10 Things You Need to Know about College (but Probably Don’t)
Think you know a lot about college? Maybe you do. Or maybe you don't. Professors Lynn F. Jacobs and Jeremy S. Hyman, authors of the new book The Secrets of College Success, tell you ten things you need to know about college – all from the professor's perspective:
1. You’re in charge of this thing. For many students, the most striking thing about college is that there’s no one there to hold your hand. Sure, there are profs (and, in some schools, TAs) who’ll give you instructions and offer suggestions. But when it’s 20 degrees outside (or 105, at some schools), it’s you who’ll have to haul your butt out of bed and do what you need to do.
2. Your parents may not be a help. Some students are on their iPhone five times a day looking for advice from Mom or Dad. But even the best-intentioned parents can lead you astray. Tune down (or, in some cases, tune out) the parents until you have a firm handle on what’s expected at your college – by your profs.
3. Attendance isn’t required – but is expected. One of the first things many students discover is that college classes can be huge: 100, 200, even 700 in a room. In such an anonymous environment, it’s easy to think there’s no good reason to bother going to class. But professors assume you’ve made all the classes, and they have no hesitation about asking a test question that focuses on the contents of a single lecture. Kinda makes you want to go, doesn’t it?
4. Content is doled out in large units. You’re used to getting your content in short, entertaining blasts: the one to three minute YouTube video, the abbreviation-filled IM, the 140-character tweet. But the professor is thinking in terms of the 50 minute lecture. Upshot? You’ve got to adjust your focus from bursts of content to sustained argument. And retrain your attention span to process long – very long, it’ll seem – units of content.
5. Up to two-thirds of the work is done at home. Contrary to what you might have heard, the lecture portion of the course is the least time-consuming activity. That’s because the professor is expecting the bulk of the work to be done by you, on your own. Doing the reading and homework; preparing for the quizzes, tests, and presentations; doing research and writing papers – all of these are activities that can easily eat up more than half the time you put into any given course.
6. A “C” is a really bad grade. Many first-year college students – and even some students who’ve been there for a while – think that if they only get a C in all their classes, they’re doing just fine. But someone should tell these folks that, in many college courses, the grade distribution is 20 to 30 percent A’s, 30 to 60 percent B’s, and only 15 to 30 percent C’s. Set your sights accordingly.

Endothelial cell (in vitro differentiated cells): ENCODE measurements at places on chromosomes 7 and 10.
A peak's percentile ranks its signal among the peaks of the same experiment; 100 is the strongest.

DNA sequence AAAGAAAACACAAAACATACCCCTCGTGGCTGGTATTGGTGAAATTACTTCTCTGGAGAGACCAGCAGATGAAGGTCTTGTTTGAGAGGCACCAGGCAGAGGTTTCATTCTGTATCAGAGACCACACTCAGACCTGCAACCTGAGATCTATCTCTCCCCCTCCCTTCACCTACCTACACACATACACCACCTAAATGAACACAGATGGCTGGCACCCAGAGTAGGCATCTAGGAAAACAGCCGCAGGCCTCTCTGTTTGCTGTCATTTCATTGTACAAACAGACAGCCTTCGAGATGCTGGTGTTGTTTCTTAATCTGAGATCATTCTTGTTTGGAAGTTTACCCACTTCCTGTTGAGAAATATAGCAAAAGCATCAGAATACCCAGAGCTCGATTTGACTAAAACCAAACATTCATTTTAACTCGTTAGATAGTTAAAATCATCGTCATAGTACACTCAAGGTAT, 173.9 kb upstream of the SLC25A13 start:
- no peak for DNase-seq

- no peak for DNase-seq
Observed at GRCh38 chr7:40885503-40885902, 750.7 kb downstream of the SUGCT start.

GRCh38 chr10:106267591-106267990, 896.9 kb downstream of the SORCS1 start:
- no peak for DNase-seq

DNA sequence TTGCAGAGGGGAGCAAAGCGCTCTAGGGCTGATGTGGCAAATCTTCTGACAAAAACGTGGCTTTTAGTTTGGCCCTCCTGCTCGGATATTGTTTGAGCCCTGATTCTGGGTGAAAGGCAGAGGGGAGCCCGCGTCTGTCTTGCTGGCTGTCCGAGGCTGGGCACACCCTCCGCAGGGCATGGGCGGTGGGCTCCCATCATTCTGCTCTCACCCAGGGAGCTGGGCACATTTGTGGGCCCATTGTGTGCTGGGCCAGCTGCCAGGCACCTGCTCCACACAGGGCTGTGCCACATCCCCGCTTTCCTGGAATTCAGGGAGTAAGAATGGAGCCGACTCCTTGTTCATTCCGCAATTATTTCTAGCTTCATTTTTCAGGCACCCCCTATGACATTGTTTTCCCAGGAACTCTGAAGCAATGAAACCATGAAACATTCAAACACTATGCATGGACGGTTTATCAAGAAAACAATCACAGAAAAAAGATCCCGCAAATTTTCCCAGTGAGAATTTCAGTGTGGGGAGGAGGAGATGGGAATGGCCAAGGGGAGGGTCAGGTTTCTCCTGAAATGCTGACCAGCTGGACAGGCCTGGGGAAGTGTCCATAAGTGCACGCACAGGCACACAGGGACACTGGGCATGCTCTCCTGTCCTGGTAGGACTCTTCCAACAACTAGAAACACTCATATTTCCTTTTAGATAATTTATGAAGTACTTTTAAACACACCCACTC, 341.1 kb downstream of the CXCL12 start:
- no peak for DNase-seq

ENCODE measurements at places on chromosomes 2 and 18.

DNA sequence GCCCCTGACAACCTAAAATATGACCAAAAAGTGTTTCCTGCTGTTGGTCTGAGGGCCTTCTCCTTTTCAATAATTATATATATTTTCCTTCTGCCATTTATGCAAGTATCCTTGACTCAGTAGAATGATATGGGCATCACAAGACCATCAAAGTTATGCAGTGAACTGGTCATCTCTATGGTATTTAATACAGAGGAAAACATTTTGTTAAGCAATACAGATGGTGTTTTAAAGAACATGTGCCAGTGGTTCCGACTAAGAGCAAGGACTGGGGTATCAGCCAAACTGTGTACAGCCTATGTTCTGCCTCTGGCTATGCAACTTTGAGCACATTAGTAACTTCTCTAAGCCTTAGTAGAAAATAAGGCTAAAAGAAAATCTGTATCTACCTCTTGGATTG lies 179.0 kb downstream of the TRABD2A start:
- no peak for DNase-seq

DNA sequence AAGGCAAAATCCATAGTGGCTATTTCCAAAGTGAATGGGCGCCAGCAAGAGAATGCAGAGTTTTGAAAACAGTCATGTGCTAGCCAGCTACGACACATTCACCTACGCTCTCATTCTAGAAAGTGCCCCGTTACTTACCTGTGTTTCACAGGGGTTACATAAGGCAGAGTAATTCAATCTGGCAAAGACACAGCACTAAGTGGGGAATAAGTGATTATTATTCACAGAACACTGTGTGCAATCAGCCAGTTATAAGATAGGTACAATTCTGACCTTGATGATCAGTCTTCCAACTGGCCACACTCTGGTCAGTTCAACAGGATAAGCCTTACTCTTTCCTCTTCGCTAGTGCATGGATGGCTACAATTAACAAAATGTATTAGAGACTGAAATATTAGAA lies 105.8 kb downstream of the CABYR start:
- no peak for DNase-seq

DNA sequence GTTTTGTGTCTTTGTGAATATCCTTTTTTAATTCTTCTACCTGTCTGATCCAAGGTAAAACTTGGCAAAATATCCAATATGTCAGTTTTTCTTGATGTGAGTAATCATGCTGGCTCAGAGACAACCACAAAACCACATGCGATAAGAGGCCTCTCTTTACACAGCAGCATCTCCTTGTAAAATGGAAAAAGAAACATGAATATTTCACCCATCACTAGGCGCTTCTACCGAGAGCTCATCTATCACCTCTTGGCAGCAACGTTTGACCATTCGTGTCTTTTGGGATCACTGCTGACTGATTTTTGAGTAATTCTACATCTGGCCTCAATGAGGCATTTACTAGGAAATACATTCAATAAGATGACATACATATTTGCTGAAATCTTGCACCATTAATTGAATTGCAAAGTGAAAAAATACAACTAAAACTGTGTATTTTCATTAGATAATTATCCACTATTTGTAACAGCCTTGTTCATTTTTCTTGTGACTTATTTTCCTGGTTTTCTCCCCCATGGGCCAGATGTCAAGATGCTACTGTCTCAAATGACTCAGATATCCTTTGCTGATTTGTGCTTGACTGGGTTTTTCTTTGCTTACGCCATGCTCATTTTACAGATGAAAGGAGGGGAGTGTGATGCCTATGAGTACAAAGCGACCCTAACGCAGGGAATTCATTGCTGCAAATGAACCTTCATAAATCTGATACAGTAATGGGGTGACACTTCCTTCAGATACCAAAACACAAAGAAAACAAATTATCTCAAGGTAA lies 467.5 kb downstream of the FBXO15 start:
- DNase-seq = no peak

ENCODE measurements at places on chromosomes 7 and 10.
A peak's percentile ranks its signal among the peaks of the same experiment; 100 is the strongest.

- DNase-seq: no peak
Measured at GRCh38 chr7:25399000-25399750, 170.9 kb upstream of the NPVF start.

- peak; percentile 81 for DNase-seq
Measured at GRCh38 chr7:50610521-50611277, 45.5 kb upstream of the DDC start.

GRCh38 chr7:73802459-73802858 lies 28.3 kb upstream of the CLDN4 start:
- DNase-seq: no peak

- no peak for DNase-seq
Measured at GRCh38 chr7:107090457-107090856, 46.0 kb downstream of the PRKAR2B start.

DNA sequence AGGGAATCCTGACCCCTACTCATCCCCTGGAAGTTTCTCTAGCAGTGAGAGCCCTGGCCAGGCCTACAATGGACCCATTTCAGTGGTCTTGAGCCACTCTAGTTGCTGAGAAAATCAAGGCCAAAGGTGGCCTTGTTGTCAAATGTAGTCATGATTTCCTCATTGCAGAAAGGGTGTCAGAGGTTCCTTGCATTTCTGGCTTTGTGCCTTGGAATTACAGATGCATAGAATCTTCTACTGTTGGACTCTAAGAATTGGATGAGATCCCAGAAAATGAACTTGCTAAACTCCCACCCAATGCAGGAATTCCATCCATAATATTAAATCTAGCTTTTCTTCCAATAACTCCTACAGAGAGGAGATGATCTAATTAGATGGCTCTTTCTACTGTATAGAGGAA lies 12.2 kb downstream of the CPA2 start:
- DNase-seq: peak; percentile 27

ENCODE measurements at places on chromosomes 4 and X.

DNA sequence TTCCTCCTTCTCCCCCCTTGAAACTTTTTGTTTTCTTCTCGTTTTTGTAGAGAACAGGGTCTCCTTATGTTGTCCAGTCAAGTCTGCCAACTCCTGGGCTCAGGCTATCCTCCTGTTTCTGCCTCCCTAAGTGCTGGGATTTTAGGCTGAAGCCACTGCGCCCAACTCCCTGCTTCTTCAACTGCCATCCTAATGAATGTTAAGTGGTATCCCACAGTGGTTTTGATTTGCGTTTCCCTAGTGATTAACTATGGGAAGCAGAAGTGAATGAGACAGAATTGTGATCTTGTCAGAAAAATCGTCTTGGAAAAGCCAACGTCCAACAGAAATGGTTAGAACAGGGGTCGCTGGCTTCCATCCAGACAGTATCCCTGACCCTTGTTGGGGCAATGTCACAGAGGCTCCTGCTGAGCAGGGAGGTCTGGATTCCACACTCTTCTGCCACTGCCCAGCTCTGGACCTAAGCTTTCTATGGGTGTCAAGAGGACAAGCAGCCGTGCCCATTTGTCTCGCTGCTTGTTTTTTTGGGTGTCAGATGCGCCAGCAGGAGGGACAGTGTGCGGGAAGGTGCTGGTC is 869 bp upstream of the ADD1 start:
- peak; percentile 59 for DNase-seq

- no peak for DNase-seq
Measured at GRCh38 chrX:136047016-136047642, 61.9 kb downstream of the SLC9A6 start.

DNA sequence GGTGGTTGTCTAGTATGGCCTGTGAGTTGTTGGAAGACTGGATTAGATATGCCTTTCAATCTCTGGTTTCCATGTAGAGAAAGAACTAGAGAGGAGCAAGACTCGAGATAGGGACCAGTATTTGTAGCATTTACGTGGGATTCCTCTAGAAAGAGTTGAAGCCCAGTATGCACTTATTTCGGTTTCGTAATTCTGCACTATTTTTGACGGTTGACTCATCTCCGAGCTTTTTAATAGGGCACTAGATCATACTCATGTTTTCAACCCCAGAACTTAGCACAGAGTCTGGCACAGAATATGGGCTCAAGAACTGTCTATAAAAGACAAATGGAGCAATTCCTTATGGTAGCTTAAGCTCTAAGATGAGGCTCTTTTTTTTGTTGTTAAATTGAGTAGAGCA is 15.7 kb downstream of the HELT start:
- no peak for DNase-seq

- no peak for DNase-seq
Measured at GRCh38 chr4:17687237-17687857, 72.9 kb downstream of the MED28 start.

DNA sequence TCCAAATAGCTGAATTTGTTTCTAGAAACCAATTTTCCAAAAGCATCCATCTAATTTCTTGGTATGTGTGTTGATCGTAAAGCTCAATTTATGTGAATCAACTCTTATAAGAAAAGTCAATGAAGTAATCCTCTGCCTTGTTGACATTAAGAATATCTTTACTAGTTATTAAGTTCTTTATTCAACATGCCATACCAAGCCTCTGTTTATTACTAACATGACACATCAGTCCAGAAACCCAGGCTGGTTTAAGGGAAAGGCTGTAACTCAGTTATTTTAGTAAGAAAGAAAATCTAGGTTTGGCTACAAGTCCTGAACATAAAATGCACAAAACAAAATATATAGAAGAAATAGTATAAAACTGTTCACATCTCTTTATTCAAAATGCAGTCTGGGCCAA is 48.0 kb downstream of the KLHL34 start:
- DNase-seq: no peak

7. Not everyone who teaches is a prof. At many state universities – especially those where the student/faculty ratio is 15 to 1 or greater – much of the teaching is done by graduate students. At some of the better schools only very advanced graduate students are allowed to teach their own courses. But at other schools the lecturer can be a first-year graduate student, who didn’t even major in the field in college. Whenever possible, take courses with regular faculty, who’ll be more experienced and, in the best case, will actually have done research in what they’re teaching.
8. It’s the product that counts. Many students think that effort counts. They’re usually wrong. In college what counts most is the product: the paper (not how it was produced), the test (not how much you studied for it), and the oral presentation (not how much you knew about the subject but couldn’t quite get out).
9. Understanding is more than just memorizing. While some intro courses have some amount of memorizing, other beginning courses will include essays on the exams. And in virtually every advanced or upper-division course, you’ll be asked, not just to regurgitate what you’ve memorized from the lecture or textbook, but to do some analysis, apply the concepts to some new cases, or organize the material or data in some new or interesting way.
10. The prof’s on your side – and wants to help. Many students see the professor as the enemy to be defeated. But, really, the professor is eager to teach you and (believe it or not) would like to see you do well. So, when the prof invites you to come to an office hour, go to a review session, or just communicate by e-mail, Skype, or Facebook, consider the possibility that the professor really means it. Because he or she probably does.
Learn more secrets of college success: